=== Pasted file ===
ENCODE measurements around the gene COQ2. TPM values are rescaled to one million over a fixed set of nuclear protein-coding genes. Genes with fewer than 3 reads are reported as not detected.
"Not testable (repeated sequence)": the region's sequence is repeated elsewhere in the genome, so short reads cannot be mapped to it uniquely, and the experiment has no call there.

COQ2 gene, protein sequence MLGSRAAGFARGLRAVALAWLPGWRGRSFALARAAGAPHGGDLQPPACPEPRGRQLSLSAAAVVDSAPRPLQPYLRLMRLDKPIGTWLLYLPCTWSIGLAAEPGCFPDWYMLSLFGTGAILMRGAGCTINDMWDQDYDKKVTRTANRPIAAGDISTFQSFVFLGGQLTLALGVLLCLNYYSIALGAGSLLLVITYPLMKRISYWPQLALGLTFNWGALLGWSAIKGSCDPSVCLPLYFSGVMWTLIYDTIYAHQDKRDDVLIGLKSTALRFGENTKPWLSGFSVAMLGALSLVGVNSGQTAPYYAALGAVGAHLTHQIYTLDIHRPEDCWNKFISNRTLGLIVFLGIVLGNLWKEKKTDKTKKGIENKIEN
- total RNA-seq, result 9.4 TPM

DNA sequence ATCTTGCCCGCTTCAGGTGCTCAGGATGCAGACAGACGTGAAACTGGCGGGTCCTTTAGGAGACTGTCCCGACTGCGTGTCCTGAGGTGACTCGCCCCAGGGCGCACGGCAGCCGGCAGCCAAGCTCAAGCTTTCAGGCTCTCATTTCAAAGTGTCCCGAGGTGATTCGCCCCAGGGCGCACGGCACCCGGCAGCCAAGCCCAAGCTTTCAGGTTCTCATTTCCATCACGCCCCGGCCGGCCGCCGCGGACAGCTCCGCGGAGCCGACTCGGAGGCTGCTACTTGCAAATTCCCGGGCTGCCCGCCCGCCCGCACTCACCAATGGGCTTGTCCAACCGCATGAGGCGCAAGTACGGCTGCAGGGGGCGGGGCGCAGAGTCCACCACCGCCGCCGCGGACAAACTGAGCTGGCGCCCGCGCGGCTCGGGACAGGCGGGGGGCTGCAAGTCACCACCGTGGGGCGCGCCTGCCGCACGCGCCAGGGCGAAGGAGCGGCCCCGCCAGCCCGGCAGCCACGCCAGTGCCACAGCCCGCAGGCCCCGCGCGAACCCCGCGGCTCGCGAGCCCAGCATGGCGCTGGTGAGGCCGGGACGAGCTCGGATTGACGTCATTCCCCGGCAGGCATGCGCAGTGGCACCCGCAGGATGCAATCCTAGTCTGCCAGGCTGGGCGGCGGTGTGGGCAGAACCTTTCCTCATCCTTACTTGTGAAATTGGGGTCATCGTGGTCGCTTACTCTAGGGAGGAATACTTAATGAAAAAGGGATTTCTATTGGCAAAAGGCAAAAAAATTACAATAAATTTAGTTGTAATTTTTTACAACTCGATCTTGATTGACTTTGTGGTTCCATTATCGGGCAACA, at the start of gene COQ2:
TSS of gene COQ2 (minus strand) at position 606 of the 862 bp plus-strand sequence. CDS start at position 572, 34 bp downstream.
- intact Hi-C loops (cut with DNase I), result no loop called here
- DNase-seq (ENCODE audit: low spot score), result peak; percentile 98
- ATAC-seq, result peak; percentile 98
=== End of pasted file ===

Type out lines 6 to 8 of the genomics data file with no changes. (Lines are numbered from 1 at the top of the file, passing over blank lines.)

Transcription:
TSS of gene COQ2 (minus strand) at position 606 of the 862 bp plus-strand sequence. CDS start at position 572, 34 bp downstream.
- intact Hi-C loops (cut with DNase I), result no loop called here
- DNase-seq (ENCODE audit: low spot score), result peak; percentile 98